Diversity in the workplace is a hot topic and has been for quite some time now. However, while we’ve heard a lot of talk about companies implementing diversity initiatives we have yet to see any significant changes in global employment statistics. For example, only 20% of C-suite roles in the US are held by women. That’s a staggering statistic given that almost half of the US workforce are women. But diversity in the workplace doesn’t just revolve around gender.
What is diversity in the workplace?Diversity in the workplace encompasses age, race, gender, cultural background, disabilities, and even education. Yes, that’s right, only hiring candidates from particular schools can also upset the dynamics of your workforce just as much as hiring only male or female candidates. A truly diverse workplace will include employees from a wide range of demographics, but it doesn’t necessarily have to include employees from all. However, it is important to include all demographics in your sourcing efforts giving equal opportunities to candidates from all backgrounds.
So why is it so important?In our post on building a diverse talent pipeline, we talked about the three main benefits of diversity in the workplace. These were
Better input and solutions from employees with different backgrounds and skills.
More services to offer from a workforce with a broader range of talents.
Improved productivity from a happier workforce.
But if we dig deeper, there are further benefits to creating an inclusive working environment.
A wider talent pool to source fromThink about it this way. If half of your candidates are women, but you only want to hire men, you’ve just eliminated 50% of your potential rock star employees right off the bat.
Or what if you had an incredibly talented candidate miss the cut because you decided that only candidates of a certain age qualified? When put like that it sounds quite ridiculous, but this is what often happens in the recruitment process if not intentionally, then through subconscious prejudice towards certain groups. This can easily be solved by having a clear policy on inclusion in the workplace and diversity targets for the interviewing stage at the very least.
A more culturally aware workforceWe now live and work in a global economy, and it’s not uncommon that employees have to deal with foreign markets. Whether you have clients from Asia or suppliers from South America, having employees that are culturally aware is a wonderful advantage. And the best way to create a culturally aware workforce is, of course, to hire people from different backgrounds. It may not always be possible, depending on your location and the candidates that apply, but it’s certainly worth making an effort to bring a variety of cultures into the workplace.
It opens doors to new marketsA more tangible benefit to a culturally diverse workforce is of course language. Employees that speak foreign languages can help your company break into new markets that were previously difficult to manage due to the language barrier. This particular benefit is without doubt one of the most advantageous from a financial perspective, and it’s why many hiring managers seek out candidates with a second or even third language.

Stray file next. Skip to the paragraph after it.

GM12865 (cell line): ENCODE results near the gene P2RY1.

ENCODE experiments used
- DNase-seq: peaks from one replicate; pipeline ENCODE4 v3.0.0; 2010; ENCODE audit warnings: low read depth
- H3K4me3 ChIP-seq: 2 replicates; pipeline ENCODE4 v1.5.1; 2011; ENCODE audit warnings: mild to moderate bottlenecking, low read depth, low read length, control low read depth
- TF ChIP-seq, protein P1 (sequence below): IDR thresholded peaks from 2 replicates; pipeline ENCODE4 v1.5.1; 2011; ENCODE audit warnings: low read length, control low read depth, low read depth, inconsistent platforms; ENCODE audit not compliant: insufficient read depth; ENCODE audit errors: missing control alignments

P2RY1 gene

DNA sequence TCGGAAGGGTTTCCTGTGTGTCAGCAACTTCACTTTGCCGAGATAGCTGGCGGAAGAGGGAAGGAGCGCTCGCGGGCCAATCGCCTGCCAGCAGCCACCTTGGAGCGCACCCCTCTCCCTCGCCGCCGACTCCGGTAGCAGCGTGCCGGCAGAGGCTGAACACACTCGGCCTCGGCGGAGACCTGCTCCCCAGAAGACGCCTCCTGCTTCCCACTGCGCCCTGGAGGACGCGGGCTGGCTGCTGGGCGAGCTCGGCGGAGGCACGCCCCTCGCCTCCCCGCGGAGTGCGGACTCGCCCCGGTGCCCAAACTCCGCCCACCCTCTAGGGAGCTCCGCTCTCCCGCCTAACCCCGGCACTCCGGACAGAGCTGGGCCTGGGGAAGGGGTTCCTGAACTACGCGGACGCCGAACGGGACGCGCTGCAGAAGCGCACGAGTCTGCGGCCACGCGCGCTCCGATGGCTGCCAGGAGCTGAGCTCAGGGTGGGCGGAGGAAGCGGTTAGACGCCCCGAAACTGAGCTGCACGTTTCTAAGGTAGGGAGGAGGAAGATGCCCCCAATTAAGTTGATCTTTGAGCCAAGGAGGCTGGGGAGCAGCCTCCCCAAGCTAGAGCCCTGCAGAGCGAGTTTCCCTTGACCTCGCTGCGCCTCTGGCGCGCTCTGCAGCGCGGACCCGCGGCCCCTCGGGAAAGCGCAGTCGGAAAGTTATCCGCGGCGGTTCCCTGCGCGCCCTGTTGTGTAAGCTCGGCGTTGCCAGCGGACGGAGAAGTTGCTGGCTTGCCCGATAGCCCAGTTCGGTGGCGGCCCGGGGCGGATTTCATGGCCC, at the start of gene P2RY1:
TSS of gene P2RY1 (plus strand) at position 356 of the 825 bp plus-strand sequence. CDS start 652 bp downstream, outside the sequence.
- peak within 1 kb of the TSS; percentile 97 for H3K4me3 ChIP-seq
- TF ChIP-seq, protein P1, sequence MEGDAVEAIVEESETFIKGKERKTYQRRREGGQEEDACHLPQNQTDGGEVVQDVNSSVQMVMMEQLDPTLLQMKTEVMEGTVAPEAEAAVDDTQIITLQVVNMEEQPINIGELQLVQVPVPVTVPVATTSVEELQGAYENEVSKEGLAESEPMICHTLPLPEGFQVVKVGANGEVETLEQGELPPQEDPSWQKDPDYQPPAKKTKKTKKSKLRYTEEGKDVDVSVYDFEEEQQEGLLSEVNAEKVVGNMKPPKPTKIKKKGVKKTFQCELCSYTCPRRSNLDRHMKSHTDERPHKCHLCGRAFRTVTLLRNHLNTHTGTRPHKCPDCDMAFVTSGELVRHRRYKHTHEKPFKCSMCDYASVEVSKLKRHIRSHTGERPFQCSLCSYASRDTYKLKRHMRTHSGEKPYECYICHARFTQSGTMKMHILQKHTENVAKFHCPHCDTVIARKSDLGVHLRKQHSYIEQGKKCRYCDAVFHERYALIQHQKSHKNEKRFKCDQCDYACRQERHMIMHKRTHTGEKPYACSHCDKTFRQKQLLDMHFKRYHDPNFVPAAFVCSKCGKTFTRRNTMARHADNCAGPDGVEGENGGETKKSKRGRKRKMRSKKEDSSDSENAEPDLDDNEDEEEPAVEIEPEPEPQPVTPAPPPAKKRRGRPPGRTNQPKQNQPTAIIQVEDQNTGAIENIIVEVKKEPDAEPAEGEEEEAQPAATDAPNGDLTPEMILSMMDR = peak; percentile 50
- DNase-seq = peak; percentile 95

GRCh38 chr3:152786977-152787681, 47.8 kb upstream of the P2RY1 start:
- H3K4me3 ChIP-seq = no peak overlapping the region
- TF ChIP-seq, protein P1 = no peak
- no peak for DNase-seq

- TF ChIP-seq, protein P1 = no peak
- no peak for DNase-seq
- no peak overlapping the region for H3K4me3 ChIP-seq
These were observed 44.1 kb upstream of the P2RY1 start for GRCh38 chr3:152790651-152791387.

More exposure to talentsAs we mentioned earlier, a diverse workforce also includes people of different ages and with contrasting educational backgrounds. Putting such a diverse group working together increases each group’s exposure to the talents, attitudes, and experience of the other. For example, older employees may learn about tech from younger employees while newly graduated employees may pick up some nuggets of wisdom from the more experienced generation.
Are there any disadvantages to diversity in the workplace?
In a word, no.
There are, however, ‘perceived’ disadvantages which can sometimes affect a recruiter or hiring manager’s final decision on a candidate’s suitability for a role. The most common is the myth that a candidate will have ‘difficulty fitting in.’ Of course, this is a ridiculous notion, but it’s one that often pops into the mind of an interviewer now and then. Now, this is not to be confused with hiring for cultural fit which is when an employee’s morals, personality, and attitude are examined to determine if they will fit in with the company’s work culture. What we’re talking about here is the prejudicial thought that a person will not fit in because of their gender, race, or any of the other aspects of diversity that we mentioned earlier. And quite frankly, it’s laughable to think so and quite patronizing too. If a recruiter thinks that a candidate will have trouble settling in a work environment due to their race or gender, then there’s likely an inherent problem with the current staff’s attitudes which in itself, is quite worrying.
Here at vsource, we’re proud to celebrate diversity, and we have a wonderfully diverse company family that includes the incredible talents of both men and women of contrasting backgrounds. And it’s this diversity of gender, culture, and talent that helped us create a product that can help our clients (that’s you) build candidate pipelines as diverse as our workforce.
So where is your company at right now with regards to diversity in the workplace? And what are you doing to foster an inclusive environment and build a diverse workforce? Are you actively seeking candidates from a variety of cultural backgrounds? Are you including those with disabilities in your sourcing efforts? Even if you’re doing all of the above we bet our sourcing consultants can help you bring in even better results; after all, it’s what they do. Drop us a line today and ask us about diversity sourcing and how we can help make your office an inclusive workplace.